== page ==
East-West Gas Pipeline

From SourceWatch
Jump to navigation Jump to search
This article is part of the Global Fossil Infrastructure Tracker, a project of Global Energy Monitor and the Center for Media and Democracy.
Sub-articles:

East-West Gas Pipeline is an operating natural gas pipeline.[1]

Location

The pipeline runs from Shatlyk compressor station at the eastern branch of the Central Asia–Center gas pipeline in Mary Province to the Belek-1 compressor station at the western branch of the Central Asia–Center gas pipeline in Balkan Province.

Loading map...

Project Details

  • Owner: Türkmengaz
  • Current capacity: 30 billion cubic meters per year
  • Length: 480 miles / 773 kilometers
  • Status: Operating
  • Start Year: 2015

Background

In 2007–2008, Russia and Turkmenistan negotiated construction of the East–West pipeline to supply the planned Caspian Coastal pipeline, an extension of the Central Asia–Center gas pipeline system. The pipeline was to be built in cooperation with the Russian gas company Gazprom.[2] The main designated contractor was Zarubezhneftegaz, a subsidiary of Gazprom.[3] However, on 27 March 2009 after tensions between Russia and Turkmenistan over gas supplies from Turkmenistan to Russia, Turkmenistan launched an international tender for the pipeline.[3][4] Over 70 companies expressed their interest in participating in the project. In May 2010 it was announced that Turkmenistan would build the pipeline on its own.[2][5] Construction started in 2012 and was completed in 2015.[6][7]

Route

The pipeline starts from the Shatlyk compressor station at the eastern branch of the Central Asia–Center gas pipeline in Mary Province and runs to the Belek-1 compressor station at the western branch of the Central Asia–Center gas pipeline in Balkan Province.[8][9] From there, gas could be transported to Russia or, when constructed, through the Trans-Caspian Gas Pipeline to Azerbaijan and further to Europe.[5] In addition to export, the pipeline will supply the central and Caspian regions of Turkmenistan.[8] The pipeline largely follows the route of existing pipelines. It creates a system connecting all the major gas fields of Turkmenistan.[9] The pipeline will be mainly supplied from the Galkynysh Gas Field, Dauletabad, Yashlar, and Minara fields.[5][7][8] The pipeline was built by Türkmennebitgazgurlushyk and is owned and operated by Türkmengaz.[8][9]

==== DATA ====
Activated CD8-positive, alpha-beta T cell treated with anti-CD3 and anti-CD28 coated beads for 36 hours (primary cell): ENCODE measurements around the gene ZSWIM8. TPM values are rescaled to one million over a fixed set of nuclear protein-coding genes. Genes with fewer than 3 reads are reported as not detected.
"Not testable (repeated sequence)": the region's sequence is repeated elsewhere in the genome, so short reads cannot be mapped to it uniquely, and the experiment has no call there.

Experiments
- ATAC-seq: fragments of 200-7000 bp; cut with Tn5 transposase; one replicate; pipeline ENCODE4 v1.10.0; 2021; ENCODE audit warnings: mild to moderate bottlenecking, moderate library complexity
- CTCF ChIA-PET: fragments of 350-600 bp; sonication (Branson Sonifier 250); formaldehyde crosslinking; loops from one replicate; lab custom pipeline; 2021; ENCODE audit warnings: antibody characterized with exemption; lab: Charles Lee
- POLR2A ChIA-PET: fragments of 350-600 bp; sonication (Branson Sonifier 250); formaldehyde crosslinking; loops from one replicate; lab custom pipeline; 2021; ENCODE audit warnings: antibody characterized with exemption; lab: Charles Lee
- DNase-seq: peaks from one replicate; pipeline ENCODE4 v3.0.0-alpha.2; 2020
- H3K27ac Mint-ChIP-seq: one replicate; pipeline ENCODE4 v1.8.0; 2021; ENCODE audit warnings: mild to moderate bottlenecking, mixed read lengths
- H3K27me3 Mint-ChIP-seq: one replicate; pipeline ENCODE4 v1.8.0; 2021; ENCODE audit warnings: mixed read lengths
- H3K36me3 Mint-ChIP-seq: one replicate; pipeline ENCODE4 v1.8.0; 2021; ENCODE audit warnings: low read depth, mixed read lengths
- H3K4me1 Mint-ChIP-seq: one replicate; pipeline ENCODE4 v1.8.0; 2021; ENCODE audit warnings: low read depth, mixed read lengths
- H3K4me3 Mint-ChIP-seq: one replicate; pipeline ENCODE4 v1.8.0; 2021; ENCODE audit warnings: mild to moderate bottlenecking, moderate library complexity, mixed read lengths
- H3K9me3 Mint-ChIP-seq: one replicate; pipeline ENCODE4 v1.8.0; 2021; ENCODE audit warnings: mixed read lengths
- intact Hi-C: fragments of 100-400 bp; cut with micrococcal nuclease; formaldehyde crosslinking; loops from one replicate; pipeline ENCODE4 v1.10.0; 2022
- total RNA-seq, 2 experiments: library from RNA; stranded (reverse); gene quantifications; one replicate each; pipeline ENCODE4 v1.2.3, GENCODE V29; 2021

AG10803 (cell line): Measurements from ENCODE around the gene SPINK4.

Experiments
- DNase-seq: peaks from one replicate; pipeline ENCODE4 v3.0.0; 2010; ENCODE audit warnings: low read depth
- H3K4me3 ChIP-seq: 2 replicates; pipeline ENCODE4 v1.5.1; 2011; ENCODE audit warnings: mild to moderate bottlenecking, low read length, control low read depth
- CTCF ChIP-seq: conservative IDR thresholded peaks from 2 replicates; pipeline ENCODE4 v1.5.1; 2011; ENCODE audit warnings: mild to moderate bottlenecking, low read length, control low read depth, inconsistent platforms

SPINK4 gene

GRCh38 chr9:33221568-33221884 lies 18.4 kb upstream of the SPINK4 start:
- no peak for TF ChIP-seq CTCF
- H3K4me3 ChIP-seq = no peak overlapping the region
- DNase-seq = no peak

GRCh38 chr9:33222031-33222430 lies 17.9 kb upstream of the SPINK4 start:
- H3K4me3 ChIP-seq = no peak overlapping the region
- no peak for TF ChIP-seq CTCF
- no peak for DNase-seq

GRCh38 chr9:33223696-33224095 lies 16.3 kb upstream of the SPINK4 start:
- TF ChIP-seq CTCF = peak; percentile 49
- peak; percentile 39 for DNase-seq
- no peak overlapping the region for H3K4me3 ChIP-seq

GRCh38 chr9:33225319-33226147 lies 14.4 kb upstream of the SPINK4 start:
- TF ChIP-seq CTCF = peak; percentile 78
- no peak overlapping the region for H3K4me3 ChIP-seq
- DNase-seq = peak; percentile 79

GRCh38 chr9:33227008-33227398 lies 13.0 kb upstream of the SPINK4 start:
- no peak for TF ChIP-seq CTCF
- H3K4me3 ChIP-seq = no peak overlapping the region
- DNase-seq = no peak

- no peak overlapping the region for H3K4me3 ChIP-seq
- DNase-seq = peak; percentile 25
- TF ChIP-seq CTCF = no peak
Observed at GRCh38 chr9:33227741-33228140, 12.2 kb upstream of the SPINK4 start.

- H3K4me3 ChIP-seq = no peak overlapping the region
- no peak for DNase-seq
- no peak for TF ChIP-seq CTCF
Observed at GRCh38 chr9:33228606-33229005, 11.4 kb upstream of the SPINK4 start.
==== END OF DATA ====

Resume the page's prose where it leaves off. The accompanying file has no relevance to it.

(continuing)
Articles and resources

References

  1. East-West pipeline, Wikipedia, accessed April 2018
  2. 2.0 2.1 "Turkmenistan's trump card" (2010-05-24). Retrieved on 2010-05-29. 
  3. 3.0 3.1 Socor, Vladimir (2009-04-21). "Turkmenistan Delays Russian Pipeline Project and Rejects Russian-Led Gas Cartel", The Jamestown Foundation. Retrieved on 2010-05-29. 
  4. "East-West Gas Pipeline of Turkmenistan: An Open End Tube" (2009-04-06). Retrieved on 2010-05-29. 
  5. 5.0 5.1 5.2 "Turkmengaz to Finance East-West Pipeline Link to Caspian", Oil & Gas Eurasia, Eurasia Press, Inc. (2010-05-24). Retrieved on 2010-05-29. 
  6. "Turkmenistan accelerates East-West gas pipeline construction" (2012-04-11). Retrieved on 2012-04-11. 
  7. 7.0 7.1 Hasanov, Huseyn (2015-12-11). "Turkmenistan completing East-West gas pipeline construction". Retrieved on 2015-12-11. 
  8. 8.0 8.1 8.2 8.3 "Turkmenistan to build new natural gas pipeline", Feza Gazetecilik A.Ş. (2010-05-25). Retrieved on 2010-05-29. 
  9. 9.0 9.1 9.2 "Turkmenistan to Start Building East-West Gas Pipeline in June 2010" (2010-05-21). Retrieved on 2010-05-29. 

Related SourceWatch articles

Existing Pipelines in Turkmenistan

External resources

External articles

Wikipedia also has an article on East-West pipeline (East-West pipeline). This article may use content from the Wikipedia article under the terms of the Creative Commons Attribution-ShareAlike 3.0 Unported License].